- Jeffrey Clark. Clark, the senior Department of Justice official who the January 6th Committee found to have played a pivotal role in Trump’s attempts to have the department support his lies about election fraud, faces charges from the D.C. Bar’s Office of Disciplinary Counsel, which filed a complaint against him in July 2022.97 In June 2023, a federal judge rejected Clark’s argument that the proceeding should be transferred to federal court.98 As of July, the proceeding against him is moving forward.99
- Boris Epshteyn. In March 2022, the nonprofit organization 65 Project filed a complaint against Epshteyn with the Attorney Grievance Committee of the New York Supreme Court, asking for an investigation and appropriate discipline.100 Epshteyn is a long-time close aide and attorney to Trump.101
- Cleta Mitchell. In March 2022, 65 Project filed a similar complaint against Cleta Mitchell, one of Trump’s attorneys, with the D.C. Bar’s board of professional responsibility.102
3. Members of Congress
The January 6th Committee’s report painted a compelling picture of how several members of Congress played important roles in Trump’s conspiracy to overturn the results of the 2020 election, while others tried to thwart the committee’s lawful, bipartisan investigation. As CAP discussed in its April report, the committee focused on four House members who deserve to face accountability for their anti-constitutional behavior: Reps. McCarthy, Jordan, Perry, and Biggs. For example, according to the January 6th Committee, Rep. Jordan “was a significant player in President Trump’s efforts,” which included Jordan participating in multiple post-election meetings with senior White House officials to discuss strategies to challenge the election; leading a conference call on January 2, 2021, with Trump and other members of Congress to discuss how to delay the January 6 joint session of Congress; conducting multiple phone calls with Trump and Giuliani on January 6; and speaking “with White House staff about the prospect of Presidential pardons for Members of Congress.”103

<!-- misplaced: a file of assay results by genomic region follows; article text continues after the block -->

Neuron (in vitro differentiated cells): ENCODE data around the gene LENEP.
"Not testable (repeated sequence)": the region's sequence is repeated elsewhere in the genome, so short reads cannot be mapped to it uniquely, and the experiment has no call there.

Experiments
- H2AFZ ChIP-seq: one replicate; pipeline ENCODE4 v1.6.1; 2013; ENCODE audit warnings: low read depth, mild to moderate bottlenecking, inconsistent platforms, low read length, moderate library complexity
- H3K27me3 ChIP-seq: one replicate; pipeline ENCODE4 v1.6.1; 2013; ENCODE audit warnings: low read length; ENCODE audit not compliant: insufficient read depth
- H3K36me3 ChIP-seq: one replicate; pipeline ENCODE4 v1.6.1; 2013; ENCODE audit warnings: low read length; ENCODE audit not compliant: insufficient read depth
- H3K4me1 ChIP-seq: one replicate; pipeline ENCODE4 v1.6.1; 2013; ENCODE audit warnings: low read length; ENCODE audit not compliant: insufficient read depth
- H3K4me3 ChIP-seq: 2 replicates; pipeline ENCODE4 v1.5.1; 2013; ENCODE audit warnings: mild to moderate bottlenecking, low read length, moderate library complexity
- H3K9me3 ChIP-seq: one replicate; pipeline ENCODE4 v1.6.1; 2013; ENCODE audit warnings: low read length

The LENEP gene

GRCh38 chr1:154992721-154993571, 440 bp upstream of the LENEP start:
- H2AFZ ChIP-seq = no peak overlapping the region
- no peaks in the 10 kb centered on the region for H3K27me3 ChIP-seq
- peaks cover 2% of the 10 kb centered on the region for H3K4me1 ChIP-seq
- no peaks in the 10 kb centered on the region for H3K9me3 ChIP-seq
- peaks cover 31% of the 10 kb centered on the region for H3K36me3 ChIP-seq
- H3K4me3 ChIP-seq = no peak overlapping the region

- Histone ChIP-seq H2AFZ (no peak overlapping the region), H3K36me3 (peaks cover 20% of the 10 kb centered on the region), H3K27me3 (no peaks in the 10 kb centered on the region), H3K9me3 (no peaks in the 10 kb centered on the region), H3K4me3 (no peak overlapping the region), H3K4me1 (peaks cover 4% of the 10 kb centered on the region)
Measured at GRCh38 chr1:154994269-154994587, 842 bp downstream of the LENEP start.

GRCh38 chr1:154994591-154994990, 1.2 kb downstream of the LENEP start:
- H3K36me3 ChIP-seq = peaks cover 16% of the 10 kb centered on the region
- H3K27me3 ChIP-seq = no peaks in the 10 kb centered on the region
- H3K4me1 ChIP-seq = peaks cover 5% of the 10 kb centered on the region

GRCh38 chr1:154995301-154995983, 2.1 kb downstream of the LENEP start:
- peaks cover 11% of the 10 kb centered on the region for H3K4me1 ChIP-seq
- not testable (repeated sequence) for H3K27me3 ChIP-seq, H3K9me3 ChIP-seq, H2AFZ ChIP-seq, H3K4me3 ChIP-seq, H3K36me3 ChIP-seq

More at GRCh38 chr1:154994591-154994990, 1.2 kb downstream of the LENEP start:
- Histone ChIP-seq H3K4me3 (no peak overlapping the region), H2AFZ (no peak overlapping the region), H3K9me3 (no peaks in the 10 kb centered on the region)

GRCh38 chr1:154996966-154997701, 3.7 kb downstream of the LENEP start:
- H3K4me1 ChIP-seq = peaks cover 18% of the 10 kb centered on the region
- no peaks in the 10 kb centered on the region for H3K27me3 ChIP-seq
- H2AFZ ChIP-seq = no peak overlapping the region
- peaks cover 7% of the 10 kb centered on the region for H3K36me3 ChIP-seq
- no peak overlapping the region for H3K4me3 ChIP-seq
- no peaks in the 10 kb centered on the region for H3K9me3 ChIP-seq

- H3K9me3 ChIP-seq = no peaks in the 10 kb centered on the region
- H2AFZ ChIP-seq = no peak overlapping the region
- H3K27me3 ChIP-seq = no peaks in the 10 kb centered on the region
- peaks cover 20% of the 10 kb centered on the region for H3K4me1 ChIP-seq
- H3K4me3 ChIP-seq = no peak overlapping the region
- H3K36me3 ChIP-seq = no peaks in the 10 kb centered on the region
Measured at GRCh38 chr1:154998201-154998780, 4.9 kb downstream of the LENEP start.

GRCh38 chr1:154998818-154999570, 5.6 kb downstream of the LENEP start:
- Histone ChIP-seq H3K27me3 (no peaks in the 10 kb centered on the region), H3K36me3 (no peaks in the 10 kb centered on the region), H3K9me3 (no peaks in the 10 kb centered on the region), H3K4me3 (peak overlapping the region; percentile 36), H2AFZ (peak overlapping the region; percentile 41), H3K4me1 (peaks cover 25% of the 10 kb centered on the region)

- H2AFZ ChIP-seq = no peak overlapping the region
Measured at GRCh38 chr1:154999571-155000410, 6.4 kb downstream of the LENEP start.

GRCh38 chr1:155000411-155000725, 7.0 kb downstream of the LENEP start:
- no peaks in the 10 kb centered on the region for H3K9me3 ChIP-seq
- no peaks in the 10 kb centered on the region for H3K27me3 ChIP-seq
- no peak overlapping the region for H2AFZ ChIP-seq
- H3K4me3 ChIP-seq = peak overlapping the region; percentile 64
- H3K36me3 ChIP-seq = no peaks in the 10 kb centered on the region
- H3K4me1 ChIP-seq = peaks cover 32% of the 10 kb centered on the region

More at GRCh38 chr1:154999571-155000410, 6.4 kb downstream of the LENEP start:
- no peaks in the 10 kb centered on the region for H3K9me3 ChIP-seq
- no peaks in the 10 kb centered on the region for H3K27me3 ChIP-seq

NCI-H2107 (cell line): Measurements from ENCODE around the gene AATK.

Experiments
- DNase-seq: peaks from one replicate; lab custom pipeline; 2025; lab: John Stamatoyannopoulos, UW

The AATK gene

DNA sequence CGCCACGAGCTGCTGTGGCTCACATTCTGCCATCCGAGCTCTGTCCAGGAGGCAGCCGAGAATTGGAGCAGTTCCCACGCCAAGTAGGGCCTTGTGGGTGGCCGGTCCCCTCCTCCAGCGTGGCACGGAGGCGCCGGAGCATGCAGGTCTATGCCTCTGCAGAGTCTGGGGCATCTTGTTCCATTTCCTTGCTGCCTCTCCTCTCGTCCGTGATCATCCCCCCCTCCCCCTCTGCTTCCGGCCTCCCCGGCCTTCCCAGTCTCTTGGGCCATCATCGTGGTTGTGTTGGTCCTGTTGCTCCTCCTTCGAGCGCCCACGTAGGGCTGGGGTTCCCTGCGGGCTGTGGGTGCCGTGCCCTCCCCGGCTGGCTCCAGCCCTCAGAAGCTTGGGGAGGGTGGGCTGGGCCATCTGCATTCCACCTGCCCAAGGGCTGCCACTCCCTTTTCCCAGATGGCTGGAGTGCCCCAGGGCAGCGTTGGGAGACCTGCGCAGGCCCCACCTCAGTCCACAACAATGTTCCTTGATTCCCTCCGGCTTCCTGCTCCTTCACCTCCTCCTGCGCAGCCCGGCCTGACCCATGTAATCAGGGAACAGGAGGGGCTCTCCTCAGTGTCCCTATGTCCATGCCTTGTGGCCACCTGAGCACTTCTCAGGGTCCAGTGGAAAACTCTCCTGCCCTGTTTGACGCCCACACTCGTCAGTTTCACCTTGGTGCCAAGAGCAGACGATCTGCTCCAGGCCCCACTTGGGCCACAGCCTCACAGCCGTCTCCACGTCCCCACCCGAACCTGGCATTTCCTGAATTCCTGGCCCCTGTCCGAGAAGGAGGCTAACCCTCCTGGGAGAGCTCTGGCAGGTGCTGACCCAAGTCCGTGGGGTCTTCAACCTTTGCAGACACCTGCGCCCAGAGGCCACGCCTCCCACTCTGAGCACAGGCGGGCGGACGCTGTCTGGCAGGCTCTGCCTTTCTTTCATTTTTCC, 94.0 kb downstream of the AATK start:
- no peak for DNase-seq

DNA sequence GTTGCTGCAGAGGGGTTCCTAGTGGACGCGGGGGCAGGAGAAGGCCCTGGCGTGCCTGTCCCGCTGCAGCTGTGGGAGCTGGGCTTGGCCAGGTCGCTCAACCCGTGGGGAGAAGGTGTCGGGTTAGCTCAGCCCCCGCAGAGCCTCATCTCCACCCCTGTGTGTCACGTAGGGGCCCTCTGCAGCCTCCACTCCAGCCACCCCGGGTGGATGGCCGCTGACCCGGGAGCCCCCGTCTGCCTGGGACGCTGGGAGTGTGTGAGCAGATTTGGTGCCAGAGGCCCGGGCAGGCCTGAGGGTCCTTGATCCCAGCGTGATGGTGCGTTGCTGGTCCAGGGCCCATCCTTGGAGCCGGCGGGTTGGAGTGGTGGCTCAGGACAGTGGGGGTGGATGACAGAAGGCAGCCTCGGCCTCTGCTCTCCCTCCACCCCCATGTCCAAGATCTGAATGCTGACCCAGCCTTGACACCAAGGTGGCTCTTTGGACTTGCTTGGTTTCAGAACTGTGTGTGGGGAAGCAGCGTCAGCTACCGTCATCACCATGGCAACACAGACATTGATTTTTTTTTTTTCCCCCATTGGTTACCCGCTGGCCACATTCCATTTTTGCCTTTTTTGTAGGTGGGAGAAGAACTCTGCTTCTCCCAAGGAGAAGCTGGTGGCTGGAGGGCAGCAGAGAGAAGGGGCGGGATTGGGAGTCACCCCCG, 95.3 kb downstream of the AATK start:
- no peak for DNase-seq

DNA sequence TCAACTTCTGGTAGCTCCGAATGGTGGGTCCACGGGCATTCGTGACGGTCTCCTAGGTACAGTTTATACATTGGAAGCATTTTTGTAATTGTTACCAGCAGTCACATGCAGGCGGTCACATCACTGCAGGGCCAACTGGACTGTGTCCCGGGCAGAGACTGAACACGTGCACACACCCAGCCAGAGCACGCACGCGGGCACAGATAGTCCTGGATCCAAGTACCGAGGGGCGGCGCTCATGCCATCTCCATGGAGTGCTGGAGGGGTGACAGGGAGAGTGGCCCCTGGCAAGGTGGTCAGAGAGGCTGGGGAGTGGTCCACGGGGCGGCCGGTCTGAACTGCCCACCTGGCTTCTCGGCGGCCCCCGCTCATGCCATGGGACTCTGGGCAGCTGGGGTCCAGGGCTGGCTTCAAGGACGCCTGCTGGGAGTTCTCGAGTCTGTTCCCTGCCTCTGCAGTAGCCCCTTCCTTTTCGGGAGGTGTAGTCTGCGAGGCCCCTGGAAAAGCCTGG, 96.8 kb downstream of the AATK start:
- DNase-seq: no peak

If left unpunished, such behavior undermines Congress's longstanding power to investigate in support of its lawmaking authority and suggests that Members of Congress may disregard legal obligations that apply to ordinary citizens.